How to make strategic withdrawals from 529 accounts

With four 529 plan accounts humming along as her sons entered their teens, Brayfield found that they didn’t need all $110,000 or so of savings.

Her younger son, Keegan (a 2016 graduate), earned the Missouri A+ Scholarship Program award, covering his tuition for his two-year program to become an aviation technician.

Instead, Brayfield made withdrawals from Keegan’s 529s for all his other college expenses. Brayfield withdrew more than $50,000 to cover his room and board, books, and other essentials. Brayfield also transferred $5,000 from her elder son Logan’s 529 plans to cover Keegan’s living costs.

“I kept track of every expense, charted it out at the end of the year,” she said.

Brayfield was able to do this because Learning Quest sent her a 1099-Q tax form, which reports withdrawals made during the year. It’s important to file because it tells the IRS that you used the funds for qualified education expenses.

Keegan’s school also sent a receipt listing all paid college expenses, such as tuition and fees. Then Brayfield forwarded everything to the IRS around tax time without a hitch.

Plus, the Brayfield family still has 529 funds to spare. Even though Logan took a hiatus from college, he still has untouched savings in a 529 plan earning interest until he decides to return to campus.

How you should start saving for college

Brayfield knows that 529 plans aren’t for everyone. While she liked a conservative, hands-off approach, you might prefer more investment flexibility, for example.

Similarly, you might struggle to find room in your budget to contribute $100 to $200 or more on a monthly basis for a decade or longer, especially if you have debt.

Still, whether you open a 529 plan or choose alternative ways to save for college, Brayfield’s advice is simple: Get going.

“Start now, don’t wait,” she said. “I like the fact that it’s separated [from your other investments] and you can watch it grow. [It] keeps you from dipping into it if you get the itch.”

By adding to your account balance without interruption, you’ll also reap the interest growth with which your bank can’t possibly compete. You and your child might even be able to avoid federal and private student loans altogether.

Finally, Brayfield recommended asking family members and friends for help if you’re struggling to make ends meet and save for the future simultaneously. Her parents, for example, contributed at least a few thousand dollars to their grandsons’ 529 plans over the years.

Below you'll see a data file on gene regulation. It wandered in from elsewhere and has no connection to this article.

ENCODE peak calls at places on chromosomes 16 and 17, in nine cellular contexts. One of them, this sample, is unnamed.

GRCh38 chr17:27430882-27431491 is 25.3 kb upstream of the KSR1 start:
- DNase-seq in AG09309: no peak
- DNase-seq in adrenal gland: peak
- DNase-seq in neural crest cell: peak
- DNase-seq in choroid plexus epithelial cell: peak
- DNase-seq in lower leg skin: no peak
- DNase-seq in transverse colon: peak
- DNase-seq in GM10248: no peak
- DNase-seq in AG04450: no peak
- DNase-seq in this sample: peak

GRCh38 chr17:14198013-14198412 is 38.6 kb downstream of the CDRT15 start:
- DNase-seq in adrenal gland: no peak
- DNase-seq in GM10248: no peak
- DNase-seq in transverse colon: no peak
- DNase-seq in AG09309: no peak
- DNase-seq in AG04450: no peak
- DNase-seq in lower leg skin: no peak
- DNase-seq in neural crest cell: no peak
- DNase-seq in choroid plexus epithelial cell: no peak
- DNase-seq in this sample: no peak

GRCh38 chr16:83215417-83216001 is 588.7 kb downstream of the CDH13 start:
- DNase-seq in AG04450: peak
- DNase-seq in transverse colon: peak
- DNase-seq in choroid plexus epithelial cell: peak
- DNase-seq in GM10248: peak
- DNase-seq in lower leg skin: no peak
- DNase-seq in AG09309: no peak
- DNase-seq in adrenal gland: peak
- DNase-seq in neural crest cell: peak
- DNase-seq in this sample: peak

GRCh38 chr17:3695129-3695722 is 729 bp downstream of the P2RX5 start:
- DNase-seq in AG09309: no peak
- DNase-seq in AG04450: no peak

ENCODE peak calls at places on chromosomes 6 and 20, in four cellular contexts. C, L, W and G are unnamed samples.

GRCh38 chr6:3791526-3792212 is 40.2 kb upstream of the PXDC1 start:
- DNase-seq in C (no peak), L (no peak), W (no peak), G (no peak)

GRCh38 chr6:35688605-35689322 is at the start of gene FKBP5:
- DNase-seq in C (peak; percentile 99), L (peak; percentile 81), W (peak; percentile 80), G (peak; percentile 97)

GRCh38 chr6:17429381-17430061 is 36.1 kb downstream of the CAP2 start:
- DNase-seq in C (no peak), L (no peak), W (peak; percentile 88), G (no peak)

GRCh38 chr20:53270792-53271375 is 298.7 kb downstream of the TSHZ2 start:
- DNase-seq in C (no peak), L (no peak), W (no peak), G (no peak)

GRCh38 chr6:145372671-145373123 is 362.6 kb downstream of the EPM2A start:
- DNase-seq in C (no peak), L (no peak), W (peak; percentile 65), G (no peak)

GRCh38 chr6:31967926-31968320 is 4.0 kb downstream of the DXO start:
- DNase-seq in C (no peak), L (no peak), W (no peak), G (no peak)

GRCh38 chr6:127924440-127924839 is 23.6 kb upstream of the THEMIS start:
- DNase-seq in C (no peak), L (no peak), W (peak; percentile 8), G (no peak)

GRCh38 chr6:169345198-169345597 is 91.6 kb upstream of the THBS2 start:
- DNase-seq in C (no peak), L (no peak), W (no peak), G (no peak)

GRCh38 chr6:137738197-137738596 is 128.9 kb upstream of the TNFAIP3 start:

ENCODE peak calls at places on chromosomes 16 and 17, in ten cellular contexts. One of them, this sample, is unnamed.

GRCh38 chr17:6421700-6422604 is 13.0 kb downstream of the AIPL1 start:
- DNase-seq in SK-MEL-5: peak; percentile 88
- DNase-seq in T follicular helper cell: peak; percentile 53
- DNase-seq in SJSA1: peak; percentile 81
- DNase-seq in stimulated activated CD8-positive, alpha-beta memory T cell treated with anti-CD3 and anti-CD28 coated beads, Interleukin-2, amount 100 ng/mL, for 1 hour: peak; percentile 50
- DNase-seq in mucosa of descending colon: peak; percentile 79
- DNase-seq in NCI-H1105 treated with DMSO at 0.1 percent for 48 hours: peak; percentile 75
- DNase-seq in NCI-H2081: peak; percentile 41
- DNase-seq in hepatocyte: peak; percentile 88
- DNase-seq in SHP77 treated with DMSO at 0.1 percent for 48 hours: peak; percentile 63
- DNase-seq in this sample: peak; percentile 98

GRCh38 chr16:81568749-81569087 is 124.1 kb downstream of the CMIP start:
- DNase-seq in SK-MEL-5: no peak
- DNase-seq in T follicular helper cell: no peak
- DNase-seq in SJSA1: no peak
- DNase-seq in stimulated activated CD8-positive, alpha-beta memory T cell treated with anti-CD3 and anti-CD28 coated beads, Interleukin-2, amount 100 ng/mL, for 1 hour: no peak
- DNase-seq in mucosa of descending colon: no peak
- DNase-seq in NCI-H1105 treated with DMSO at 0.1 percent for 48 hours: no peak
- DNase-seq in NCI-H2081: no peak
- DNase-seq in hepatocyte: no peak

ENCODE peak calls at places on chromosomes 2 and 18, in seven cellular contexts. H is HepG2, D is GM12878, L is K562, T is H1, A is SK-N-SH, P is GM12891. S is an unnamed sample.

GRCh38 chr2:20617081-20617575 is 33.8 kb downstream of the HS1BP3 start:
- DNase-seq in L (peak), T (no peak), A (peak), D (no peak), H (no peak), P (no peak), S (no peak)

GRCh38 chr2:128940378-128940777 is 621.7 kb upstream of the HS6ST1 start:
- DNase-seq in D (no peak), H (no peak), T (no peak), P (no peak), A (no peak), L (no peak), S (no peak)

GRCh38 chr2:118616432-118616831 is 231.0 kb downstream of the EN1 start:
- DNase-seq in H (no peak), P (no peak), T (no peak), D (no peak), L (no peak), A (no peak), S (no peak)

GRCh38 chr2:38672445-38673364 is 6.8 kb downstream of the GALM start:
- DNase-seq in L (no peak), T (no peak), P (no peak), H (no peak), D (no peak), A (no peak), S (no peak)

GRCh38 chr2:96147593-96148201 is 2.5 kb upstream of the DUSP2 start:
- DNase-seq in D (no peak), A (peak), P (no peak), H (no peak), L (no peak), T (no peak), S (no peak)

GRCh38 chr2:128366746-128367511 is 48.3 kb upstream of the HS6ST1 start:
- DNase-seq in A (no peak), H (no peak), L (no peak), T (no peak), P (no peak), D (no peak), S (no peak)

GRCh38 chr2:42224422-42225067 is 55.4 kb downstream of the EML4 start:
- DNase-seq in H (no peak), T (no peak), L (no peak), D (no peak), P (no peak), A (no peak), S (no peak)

“Instead of lavish gifts, invest in 529 plans,” she said.

Need a student loan?

Here are our top student loan lenders of 2018!
LenderRates (APR)Eligibility 

1 = Citizens Disclaimer.

2 = CollegeAve Autopay Disclaimer: All rates shown include the auto-pay discount. The 0.25% auto-pay interest rate reduction applies as long as a valid bank account is designated for required monthly payments. Variable rates may increase after consummation.

* The Sallie Mae partner referenced is not the creditor for these loans and is compensated by Sallie Mae for the referral of Smart Option Student Loan customers.

3 = Sallie Mae Disclaimer: Click here for important information. Terms, conditions and limitations apply.
4.12% – 11.85%*3Undergraduate and GraduateVisit SallieMae
3.69%
12.07%
2
Undergraduate, Graduate, and ParentsVisit CollegeAve
4.07%
12.19%
1
Undergraduate, Graduate, and ParentsVisit Citizens
3.83% – 12.11%Undergraduate and GraduateVisit Ascent
4.63% – 9.71%Undergraduate and GraduateVisit LendKey
3.62%
9.79%
Undergraduate, Graduate, and ParentsVisit CommonBond
Our team at Student Loan Hero works hard to find and recommend products and services that we believe are of high quality and will make a positive impact in your life. We sometimes earn a sales commission or advertising fee when recommending various products and services to you. Similar to when you are being sold any product or service, be sure to read the fine print understand what you are buying, and consult a licensed professional if you have any concerns. Student Loan Hero is not a lender or investment advisor. We are not involved in the loan approval or investment process, nor do we make credit or investment related decisions. The rates and terms listed on our website are estimates and are subject to change at any time. Please do your homework and let us know if you have any questions or concerns.